Housing, revitalization focus of Howard draft; Long-term blueprint for growth is released


Howard County Executive James N. Robey released a draft of the county's 2000 General Plan yesterday that proposes lower housing goals, stronger environmental protection and revitalization of older communities.

Although it calls for no expansion of public water and sewer service to accommodate additional growth in the western part of the county, it does leave open the possibility of expansion in "isolated occurrences where minor adjustments may be appropriate," according to a news release issued yesterday.

The General Plan, released every 10 years, will serve as a blueprint for growth over the next 20 years.

"The biggest change in this plan really doesn't deal with growth, although that's what most people want to talk about," said Joseph W. Rutter Jr., head of the county's Department of Planning and Zoning. "It's going to be about revitalization of corridors and sustainability. I think there can be some really exciting stuff going on in these older communities."

In community meetings about the General Plan several weeks ago, the most controversial topic was expansion of the public sewer and water district, also known as the Planned Service Area. But at least one person opposed to expansion is happy with the draft.

Peter Oswald, a member of the General Plan Task Force, said Robey warned panel members that the county might need to make "minor adjustments" to the public sewer and water district. To his knowledge, he said, nobody seemed concerned by that.

"There may be certain communities where there is a problem with ground water, and it may be appropriate in those locations," Oswald said.

"This is real minor," Rutter said. "For the purposes of growth, just accommodating new growth, no, it doesn't leave it open for that."

The Howard County Planning Board will hold a public hearing on the draft plan at 7: 30 p.m. May 8 in the George Howard Building in Ellicott City. After that meeting, revisions will be made before the County Council's review.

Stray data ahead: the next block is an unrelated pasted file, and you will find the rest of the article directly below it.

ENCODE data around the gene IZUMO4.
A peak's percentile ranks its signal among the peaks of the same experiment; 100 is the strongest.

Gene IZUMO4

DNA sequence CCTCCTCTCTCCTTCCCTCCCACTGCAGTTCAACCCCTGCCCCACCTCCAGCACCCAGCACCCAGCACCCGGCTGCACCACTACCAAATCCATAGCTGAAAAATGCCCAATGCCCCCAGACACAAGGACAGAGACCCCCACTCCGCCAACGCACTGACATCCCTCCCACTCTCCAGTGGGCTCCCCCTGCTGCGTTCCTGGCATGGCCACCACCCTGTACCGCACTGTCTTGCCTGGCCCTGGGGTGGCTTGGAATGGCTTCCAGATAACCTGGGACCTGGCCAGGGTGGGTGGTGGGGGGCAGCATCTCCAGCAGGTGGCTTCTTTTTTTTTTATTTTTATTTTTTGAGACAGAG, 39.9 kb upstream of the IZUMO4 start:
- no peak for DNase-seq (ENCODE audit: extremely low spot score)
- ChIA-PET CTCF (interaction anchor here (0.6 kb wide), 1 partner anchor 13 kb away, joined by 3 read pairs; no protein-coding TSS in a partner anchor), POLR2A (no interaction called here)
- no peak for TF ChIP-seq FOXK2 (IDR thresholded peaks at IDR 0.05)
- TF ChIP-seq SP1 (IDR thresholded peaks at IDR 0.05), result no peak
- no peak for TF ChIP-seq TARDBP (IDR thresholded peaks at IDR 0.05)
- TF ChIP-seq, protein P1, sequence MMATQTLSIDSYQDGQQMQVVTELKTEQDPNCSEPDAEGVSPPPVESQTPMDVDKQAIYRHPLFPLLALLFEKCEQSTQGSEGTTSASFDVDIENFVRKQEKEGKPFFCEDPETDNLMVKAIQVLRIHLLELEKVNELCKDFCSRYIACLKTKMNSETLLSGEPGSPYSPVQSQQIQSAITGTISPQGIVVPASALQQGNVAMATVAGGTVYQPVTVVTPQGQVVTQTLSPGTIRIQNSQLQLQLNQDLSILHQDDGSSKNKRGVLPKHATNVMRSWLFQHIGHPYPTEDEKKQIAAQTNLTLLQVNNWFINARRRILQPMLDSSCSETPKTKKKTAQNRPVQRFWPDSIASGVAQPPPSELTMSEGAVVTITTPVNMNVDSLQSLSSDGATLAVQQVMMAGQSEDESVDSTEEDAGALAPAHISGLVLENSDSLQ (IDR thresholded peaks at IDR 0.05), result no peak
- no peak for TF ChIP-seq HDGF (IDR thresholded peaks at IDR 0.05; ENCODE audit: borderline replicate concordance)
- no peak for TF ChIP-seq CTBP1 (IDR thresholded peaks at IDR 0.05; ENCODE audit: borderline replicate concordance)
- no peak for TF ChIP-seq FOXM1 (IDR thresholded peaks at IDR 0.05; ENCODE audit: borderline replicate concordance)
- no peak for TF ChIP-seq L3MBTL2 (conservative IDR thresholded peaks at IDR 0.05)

Highlights include:

Lowering the proposed construction of housing units from the current 2,500 units a year to 2,000 a year through 2005; 1,500 a year from 2006 to 2015; and 1,000 a year from 2016 to 2020.

Emphasis on maintenance and reinvestment incentives to help preserve older neighborhoods.

A limit on growth in the western part of the county to 250 housing units a year.

A first-time proposal to set aside 250 allocations for senior citizen housing in the eastern part of the county to encourage market rate housing for seniors.

Stronger environmental enforcement.

Renewal of agricultural preservation efforts.

More affordable housing. Strengthening regional focus by working with the Baltimore Metropolitan Council and the Washington Council of Governments.

The 2000 draft calls for monitoring the plan to make sure officials are doing a good job.

"One of the criticisms of the 1990 General Plan was that you don't wait 10 years and then say, 'How did you do?' " Rutter said. He said that although his department will do the reviews, the targets will be "objectively measurable."

Reference copies of the draft are available at county libraries and in the Department of Planning and Zoning in the George Howard Building. The draft will be available on the county's Web site next week at www.co.ho.md.us.

Copyright © 2019, The Baltimore Sun, a Baltimore Sun Media Group publication | Place an Ad